However, at some point, you’ll need to make sure that if your brand-building designs include a road that incorporates you exiting the business – either selling it or transitioning out of the business while it still provides you passive income – that you have molded a transferrable brand.
A transferrable brand in this case is simply one that can exist and thrive without the continuation of your personal branding and/or participation. This is all about the balance we outlined. Personal branding can assist the growth and prosperity of a business brand considerably, but it must not overshadow or render incapable the ability for the brand to stand on its own.
We’ve all heard about the founders of such-and-such company and the values and principles they instilled into the business and how they are the same by which the company exists to this day. That’s what you want if you desire to build a business brand infused with the power of personal branding that you want to sell or exit someday and still get paid. Your personal branding MUST align with the business brand. This determines your short-term success, but most importantly, your long-term. Because if the business loses significant perceived value as soon as you’re gone, then you got out of alignment and never got back on track. And this is an important point.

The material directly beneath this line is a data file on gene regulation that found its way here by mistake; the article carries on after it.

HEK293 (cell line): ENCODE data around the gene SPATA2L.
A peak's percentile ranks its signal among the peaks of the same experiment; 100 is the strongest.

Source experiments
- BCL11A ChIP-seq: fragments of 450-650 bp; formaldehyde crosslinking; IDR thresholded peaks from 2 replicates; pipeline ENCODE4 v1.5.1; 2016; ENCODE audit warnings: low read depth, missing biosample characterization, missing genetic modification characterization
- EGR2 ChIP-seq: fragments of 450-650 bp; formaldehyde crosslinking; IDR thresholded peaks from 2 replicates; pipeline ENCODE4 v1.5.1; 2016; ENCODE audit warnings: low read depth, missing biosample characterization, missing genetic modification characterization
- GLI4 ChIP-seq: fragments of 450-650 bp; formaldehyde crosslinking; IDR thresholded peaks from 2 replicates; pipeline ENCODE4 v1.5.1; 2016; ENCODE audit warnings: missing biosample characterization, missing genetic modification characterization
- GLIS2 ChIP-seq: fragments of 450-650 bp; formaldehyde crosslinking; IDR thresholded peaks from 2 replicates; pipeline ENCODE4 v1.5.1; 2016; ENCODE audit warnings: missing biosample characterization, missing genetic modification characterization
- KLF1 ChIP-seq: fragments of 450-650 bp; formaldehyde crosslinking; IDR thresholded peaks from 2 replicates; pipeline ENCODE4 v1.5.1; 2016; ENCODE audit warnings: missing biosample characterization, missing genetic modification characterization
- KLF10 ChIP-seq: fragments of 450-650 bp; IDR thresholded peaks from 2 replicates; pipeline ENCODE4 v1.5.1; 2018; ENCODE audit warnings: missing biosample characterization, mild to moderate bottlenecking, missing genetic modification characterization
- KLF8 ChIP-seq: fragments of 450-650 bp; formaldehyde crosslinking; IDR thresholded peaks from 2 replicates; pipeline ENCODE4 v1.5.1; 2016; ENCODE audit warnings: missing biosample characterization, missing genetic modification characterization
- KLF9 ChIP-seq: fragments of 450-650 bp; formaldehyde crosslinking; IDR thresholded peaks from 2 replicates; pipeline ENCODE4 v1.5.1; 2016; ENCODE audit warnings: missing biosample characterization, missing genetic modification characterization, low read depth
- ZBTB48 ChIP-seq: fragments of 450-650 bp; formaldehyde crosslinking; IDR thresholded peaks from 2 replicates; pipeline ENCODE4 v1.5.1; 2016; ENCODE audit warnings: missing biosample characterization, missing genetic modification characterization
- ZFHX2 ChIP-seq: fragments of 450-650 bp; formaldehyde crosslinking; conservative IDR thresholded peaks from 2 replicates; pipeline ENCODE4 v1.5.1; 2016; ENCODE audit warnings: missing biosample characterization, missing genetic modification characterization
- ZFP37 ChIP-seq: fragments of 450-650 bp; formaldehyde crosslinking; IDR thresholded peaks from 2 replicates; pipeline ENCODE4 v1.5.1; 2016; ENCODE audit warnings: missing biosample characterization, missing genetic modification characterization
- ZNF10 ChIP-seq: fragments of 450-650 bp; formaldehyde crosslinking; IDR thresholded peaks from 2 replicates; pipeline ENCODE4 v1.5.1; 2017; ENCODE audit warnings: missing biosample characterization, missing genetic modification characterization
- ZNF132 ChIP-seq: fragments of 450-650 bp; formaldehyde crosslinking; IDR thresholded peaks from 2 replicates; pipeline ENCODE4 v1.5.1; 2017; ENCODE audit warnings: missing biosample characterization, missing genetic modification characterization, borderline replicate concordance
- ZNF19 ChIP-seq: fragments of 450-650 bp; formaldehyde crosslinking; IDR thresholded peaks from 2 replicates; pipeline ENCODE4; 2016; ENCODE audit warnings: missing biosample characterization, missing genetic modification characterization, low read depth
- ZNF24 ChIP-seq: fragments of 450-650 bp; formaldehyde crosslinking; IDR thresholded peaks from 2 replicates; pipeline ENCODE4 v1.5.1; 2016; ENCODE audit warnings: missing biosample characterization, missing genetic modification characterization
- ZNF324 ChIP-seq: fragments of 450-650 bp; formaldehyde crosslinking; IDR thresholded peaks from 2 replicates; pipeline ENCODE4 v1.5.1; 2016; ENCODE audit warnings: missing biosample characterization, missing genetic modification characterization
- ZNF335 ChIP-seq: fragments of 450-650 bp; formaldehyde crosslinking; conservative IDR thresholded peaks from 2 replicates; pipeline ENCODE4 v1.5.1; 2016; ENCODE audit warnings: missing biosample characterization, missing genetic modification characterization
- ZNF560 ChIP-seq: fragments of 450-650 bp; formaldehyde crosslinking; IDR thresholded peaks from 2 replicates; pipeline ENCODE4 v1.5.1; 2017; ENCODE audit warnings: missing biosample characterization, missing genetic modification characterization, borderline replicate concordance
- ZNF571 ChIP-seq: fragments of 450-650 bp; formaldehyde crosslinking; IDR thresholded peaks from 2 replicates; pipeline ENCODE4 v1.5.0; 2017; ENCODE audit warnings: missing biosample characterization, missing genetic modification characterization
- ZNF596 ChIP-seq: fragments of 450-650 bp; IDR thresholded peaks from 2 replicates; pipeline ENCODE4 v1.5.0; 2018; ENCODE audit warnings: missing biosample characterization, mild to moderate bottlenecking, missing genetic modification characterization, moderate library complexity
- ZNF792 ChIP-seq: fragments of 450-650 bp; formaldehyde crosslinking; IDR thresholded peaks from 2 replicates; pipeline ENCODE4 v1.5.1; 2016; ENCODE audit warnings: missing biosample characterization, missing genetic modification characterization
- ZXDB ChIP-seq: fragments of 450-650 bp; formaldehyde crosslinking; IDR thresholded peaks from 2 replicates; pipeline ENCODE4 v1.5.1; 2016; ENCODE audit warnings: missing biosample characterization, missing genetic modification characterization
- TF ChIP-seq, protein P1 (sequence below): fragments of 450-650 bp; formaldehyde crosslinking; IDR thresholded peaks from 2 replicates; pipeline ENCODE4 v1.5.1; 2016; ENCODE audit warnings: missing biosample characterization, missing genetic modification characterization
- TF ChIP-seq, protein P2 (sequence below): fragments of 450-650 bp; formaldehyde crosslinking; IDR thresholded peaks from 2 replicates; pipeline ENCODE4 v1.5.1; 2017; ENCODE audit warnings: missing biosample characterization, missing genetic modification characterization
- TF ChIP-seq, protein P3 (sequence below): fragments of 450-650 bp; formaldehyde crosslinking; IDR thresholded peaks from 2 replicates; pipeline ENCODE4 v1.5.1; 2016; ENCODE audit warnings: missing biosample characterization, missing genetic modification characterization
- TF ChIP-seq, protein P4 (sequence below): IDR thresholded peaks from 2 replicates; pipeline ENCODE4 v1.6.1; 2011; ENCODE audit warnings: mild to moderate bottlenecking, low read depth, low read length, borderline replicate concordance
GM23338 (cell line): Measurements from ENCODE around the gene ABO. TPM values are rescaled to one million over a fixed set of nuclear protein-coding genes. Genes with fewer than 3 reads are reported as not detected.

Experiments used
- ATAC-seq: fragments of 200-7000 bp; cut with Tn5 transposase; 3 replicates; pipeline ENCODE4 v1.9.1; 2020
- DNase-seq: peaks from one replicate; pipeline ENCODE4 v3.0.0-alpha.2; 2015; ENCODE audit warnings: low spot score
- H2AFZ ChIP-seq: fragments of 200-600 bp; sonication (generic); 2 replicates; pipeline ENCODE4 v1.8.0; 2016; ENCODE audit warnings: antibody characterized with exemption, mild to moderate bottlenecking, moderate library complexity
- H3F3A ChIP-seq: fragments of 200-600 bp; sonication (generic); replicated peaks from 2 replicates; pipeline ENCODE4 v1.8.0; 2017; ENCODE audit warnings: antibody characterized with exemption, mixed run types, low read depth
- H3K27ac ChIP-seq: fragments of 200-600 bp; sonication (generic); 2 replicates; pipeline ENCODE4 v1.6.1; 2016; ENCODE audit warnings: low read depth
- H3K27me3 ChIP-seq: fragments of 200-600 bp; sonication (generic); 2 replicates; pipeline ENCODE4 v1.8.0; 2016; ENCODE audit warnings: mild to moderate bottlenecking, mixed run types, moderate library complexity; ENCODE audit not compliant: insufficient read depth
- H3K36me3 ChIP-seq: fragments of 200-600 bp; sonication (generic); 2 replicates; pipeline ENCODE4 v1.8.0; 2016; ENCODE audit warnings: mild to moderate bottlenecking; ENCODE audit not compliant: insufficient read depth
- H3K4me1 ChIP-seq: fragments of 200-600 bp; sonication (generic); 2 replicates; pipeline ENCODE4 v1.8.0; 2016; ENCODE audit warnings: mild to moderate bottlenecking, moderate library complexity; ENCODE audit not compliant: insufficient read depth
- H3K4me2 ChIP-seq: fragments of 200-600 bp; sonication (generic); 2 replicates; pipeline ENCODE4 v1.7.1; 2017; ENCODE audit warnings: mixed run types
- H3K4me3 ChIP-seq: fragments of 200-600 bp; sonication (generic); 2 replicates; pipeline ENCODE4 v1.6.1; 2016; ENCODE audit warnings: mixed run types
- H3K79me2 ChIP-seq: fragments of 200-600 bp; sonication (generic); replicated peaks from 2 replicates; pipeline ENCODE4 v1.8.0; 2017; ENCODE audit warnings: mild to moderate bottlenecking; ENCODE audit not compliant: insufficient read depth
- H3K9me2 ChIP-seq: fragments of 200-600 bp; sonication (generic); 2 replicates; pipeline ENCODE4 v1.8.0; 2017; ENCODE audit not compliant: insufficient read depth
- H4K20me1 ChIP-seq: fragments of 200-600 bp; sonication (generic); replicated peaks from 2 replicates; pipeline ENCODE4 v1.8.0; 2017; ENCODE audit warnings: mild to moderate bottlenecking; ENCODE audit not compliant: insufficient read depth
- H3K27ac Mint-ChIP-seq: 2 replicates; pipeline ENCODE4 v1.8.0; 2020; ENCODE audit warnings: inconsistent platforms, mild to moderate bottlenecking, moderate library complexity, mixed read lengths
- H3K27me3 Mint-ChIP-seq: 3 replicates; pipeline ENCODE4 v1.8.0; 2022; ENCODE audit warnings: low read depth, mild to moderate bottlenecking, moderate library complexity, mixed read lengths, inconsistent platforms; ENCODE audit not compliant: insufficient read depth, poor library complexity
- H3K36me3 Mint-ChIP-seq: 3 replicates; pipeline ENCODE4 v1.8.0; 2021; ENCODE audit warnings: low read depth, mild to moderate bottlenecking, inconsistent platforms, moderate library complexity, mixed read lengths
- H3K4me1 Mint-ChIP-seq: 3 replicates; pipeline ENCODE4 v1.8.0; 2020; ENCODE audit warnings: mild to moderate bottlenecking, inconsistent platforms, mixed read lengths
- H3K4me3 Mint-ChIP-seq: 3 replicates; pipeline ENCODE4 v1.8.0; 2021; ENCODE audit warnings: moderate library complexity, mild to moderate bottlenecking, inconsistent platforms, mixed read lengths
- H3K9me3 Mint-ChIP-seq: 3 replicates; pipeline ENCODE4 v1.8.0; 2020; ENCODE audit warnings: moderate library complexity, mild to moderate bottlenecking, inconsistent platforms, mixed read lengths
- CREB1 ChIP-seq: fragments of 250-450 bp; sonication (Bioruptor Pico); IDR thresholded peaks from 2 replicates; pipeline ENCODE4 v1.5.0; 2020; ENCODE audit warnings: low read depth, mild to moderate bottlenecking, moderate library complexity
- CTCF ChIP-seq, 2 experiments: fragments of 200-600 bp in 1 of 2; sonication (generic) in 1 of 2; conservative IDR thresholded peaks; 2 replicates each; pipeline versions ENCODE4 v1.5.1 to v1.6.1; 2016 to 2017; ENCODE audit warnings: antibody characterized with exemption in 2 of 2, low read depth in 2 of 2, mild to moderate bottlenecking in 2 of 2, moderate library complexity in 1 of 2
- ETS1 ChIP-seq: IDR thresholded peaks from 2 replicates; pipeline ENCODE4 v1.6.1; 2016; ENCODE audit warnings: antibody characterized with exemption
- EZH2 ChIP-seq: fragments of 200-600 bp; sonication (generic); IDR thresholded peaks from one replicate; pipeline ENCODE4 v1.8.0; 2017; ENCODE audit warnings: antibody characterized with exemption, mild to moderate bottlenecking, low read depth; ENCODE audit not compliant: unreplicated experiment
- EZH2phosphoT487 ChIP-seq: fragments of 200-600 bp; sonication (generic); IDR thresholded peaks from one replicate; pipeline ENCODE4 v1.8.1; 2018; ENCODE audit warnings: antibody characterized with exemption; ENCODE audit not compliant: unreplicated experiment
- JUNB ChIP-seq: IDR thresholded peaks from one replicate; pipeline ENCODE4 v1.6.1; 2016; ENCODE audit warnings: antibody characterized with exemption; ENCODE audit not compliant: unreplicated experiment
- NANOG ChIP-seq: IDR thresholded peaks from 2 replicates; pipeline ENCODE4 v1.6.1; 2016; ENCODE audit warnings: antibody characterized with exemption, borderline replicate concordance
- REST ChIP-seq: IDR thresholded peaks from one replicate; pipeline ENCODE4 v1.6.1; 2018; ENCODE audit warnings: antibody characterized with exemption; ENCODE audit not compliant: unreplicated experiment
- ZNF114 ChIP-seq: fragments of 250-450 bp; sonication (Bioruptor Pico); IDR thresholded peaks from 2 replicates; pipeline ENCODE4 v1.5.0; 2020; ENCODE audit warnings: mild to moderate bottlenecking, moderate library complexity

If you are engaging in personal branding in support of your business brand, you most likely will get out of alignment at some point. Don’t worry. The critical things to remember when it happens are:
Get back in alignment as soon as you recognize you’ve gotten out
Make sure you’re back in alignment well before you think about exiting the business
Number two here is really the most important. Don’t become one of the countless small businesses who become undervalued once it’s time to sell simply because you allowed your personal branding to overshadow the brand and its ability to stand on its own. You as a major brand asset is great. You as an irreplaceable brand asset…not so great. Find the balance and you’ll be in great shape during each life cycle of your business.
Putting your brand in motion